Posts tagged: public lands

unEARTHED. The Earthjustice Blog

public lands


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Everyone has The Right To Breathe clean air. Watch a video featuring Earthjustice Attorney Jim Pew and two Pennsylvanians—Marti Blake and Martin Garrigan—who know firsthand what it means to live in the shadow of a coal plant's smokestack, breathing in daily lungfuls of toxic air for more than two decades.

Coal Ash Contaminates Our Lives. Coal ash is the hazardous waste that remains after coal is burned. Dumped into unlined ponds or mines, the toxins readily leach into drinking water supplies. Watch the video above and take action to support federally enforceable safeguards for coal ash disposal.

ABOUT EARTHJUSTICE'S BLOG

unEARTHED is a forum for the voices and stories of the people behind Earthjustice's work. The views and opinions expressed in this blog do not necessarily represent the opinion or position of Earthjustice or its board, clients, or funders.

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View Nadine de Coteau's blog posts
14 April 2014, 1:50 PM
"Rebels With a Cause" depicts fight to stop development of national lands

I’m a rebel. I think we all are. Or could be. Maybe we’re not the James Dean, Occupy Oakland, in-your-face, take-it-to-the-streets kind of rebel. But when pushed just a little too far, when we hear “No!” one time too many, when irrational barriers get placed between us and our dreams … We stand up … We fight … We rebel.

The film Rebels with a Cause documents such a rebellion, and it’s airing on PBS Stations across the country in celebration of Earth Day. It’s the story of unlikely rebels (garden clubs, widows, and the like) who are joined in their fight by some unusual bedfellows (ranchers, farmers, conservationists, and politicians)—all in support of a single cause: protecting breathtaking natural landscapes from rampant development.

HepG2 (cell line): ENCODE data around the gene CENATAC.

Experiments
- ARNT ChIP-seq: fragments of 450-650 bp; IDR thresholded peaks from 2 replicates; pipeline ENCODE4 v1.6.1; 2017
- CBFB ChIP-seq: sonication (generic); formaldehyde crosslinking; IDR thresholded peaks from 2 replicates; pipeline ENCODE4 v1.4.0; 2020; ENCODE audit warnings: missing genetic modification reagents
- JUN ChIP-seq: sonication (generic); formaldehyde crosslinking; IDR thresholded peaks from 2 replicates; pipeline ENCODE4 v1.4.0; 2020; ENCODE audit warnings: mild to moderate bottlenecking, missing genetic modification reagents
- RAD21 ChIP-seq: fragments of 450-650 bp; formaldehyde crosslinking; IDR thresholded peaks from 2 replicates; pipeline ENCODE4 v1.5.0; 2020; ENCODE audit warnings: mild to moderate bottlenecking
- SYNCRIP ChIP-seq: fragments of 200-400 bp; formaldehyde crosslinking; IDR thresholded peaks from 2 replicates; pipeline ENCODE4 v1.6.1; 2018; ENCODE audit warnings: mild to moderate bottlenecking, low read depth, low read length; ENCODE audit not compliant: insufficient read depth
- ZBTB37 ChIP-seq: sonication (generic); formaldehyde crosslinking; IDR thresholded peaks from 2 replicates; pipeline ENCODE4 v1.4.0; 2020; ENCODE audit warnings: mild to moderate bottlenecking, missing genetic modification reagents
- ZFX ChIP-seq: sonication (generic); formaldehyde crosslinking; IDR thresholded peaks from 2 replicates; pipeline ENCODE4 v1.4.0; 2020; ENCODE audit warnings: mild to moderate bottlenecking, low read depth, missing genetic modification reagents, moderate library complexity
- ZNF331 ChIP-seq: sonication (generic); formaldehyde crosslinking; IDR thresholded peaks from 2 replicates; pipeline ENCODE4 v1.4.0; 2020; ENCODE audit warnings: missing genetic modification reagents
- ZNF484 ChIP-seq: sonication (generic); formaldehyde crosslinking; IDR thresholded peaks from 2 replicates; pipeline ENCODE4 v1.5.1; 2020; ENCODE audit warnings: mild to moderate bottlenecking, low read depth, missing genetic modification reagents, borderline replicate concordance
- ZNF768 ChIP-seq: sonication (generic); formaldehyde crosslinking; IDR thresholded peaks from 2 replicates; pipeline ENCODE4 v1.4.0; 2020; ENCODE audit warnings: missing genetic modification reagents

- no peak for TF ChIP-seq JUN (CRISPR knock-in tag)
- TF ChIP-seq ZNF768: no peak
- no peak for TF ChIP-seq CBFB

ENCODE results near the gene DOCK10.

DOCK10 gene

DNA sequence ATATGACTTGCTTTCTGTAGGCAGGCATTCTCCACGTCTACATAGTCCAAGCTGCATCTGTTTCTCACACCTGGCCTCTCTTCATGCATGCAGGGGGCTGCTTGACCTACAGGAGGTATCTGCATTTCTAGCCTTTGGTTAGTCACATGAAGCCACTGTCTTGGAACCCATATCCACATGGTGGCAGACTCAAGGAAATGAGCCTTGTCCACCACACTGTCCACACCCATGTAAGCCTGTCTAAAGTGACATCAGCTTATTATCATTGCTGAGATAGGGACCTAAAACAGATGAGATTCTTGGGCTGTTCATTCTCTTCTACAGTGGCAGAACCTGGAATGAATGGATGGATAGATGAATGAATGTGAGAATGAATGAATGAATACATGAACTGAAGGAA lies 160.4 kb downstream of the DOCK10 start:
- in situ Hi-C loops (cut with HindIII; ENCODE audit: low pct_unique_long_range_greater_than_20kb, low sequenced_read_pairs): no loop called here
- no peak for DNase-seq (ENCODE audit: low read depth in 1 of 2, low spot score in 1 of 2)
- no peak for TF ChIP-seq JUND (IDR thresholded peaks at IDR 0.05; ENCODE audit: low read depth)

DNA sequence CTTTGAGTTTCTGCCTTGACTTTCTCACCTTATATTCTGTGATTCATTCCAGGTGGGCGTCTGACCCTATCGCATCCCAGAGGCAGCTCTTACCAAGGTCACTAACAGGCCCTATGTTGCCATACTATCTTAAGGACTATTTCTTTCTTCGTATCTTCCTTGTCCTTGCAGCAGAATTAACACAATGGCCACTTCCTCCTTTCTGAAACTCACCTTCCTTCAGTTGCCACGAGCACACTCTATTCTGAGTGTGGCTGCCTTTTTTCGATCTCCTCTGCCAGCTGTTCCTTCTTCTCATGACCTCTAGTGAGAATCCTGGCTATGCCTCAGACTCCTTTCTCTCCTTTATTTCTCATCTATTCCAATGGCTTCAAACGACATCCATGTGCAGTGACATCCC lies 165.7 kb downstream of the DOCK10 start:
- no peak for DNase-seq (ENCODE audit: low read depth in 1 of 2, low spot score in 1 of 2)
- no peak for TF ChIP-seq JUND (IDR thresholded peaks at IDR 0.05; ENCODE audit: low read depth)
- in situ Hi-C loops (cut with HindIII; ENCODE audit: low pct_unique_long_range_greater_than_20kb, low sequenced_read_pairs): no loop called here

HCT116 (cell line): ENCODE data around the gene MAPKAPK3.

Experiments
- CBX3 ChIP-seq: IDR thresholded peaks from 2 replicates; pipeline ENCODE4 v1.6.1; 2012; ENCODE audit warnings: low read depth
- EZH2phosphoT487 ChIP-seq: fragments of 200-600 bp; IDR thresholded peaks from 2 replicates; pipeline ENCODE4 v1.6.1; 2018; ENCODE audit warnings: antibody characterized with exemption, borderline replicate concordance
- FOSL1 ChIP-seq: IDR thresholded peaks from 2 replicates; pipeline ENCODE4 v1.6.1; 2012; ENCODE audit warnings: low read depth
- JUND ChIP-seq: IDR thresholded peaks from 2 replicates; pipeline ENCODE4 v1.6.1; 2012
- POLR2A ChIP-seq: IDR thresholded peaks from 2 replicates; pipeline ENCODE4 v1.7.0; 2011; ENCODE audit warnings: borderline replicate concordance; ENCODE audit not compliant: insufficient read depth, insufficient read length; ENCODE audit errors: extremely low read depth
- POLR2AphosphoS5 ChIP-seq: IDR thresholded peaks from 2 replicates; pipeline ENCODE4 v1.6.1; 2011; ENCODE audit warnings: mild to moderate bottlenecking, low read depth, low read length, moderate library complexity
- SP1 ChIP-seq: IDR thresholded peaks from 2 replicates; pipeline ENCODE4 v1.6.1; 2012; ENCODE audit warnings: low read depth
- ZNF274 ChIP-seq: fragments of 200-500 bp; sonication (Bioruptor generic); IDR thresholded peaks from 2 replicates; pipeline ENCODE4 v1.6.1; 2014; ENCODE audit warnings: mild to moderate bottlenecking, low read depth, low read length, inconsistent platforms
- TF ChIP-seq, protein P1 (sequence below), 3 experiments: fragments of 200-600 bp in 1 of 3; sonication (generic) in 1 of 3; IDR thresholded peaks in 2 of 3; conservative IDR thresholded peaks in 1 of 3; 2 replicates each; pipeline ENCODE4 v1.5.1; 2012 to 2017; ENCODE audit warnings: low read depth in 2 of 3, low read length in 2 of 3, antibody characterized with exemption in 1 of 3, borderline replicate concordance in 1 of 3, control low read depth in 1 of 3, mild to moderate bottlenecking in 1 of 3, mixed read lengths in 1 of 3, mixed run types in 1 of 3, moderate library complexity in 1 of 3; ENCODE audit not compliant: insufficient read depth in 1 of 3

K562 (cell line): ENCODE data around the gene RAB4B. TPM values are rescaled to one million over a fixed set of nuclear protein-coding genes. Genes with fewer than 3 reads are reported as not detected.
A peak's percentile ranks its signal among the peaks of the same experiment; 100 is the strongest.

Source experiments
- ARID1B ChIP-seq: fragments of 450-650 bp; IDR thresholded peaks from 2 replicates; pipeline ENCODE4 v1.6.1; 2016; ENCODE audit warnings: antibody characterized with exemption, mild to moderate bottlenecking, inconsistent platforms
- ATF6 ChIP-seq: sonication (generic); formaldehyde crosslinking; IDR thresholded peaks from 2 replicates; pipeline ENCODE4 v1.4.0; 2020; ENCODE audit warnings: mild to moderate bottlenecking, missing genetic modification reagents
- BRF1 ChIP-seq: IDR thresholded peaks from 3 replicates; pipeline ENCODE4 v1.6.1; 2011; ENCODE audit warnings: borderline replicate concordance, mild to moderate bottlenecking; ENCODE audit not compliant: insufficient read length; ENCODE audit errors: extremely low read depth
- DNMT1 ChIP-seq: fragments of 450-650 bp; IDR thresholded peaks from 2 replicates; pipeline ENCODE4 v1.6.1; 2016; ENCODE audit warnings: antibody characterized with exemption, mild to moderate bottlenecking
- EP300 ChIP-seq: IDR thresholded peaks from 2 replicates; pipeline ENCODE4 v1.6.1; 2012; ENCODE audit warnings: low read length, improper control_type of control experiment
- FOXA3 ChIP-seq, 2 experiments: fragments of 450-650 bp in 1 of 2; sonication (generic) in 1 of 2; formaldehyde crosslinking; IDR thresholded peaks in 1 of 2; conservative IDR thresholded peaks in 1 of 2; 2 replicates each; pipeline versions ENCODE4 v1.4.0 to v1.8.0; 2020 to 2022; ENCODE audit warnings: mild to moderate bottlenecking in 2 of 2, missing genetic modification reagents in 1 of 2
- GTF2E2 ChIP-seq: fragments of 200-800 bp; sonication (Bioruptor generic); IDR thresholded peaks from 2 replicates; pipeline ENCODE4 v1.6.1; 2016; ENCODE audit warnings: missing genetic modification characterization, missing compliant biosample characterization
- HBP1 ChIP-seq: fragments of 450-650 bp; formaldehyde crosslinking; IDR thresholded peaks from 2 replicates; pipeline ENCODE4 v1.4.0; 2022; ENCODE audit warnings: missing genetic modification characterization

View Tom Turner's blog posts
06 March 2014, 11:30 AM
Science be damned! Senator Session relies on opinion
(Meryll / Shutterstock)

Recently, John Holdren, science advisor to President Obama, said that the punishing droughts underway in California and the Colorado River basin are consistent with the mainstream understanding of the long-term effects of climate change.

Not surprisingly he was attacked by Sen. Jeff Sessions (R-AL), who quoted a Colorado political scientist as follows: "Drought has 'for the most part, become shorter, less frequent, and cover a smaller portion of the U.S. over the last century.' Globally, 'there has been little change in drought over the past 60 years.' ”

View Tom Turner's blog posts
05 March 2014, 3:51 PM
New Ken Brower book re-stirs old controvery of Yosemite dam
Hetch Hetchy Valley, near Yosemite National Park's western border, (Photo courtesy of Nate Hill)

The number one story in California these days is the drought, which has revived water wars that never really go away here.

Which makes even more timely Ken Brower’s new book, Hetch Hetchy: Undoing a Great American Mistake. Hetch Hetchy is a valley in Yosemite National Park that was inundated by a reservoir in the 1920s to create a water source for San Francisco. At the time, it was the biggest environmental battle ever fought in the United States, filling the Congressional Record for weeks.

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View Isaac Moriwake's blog posts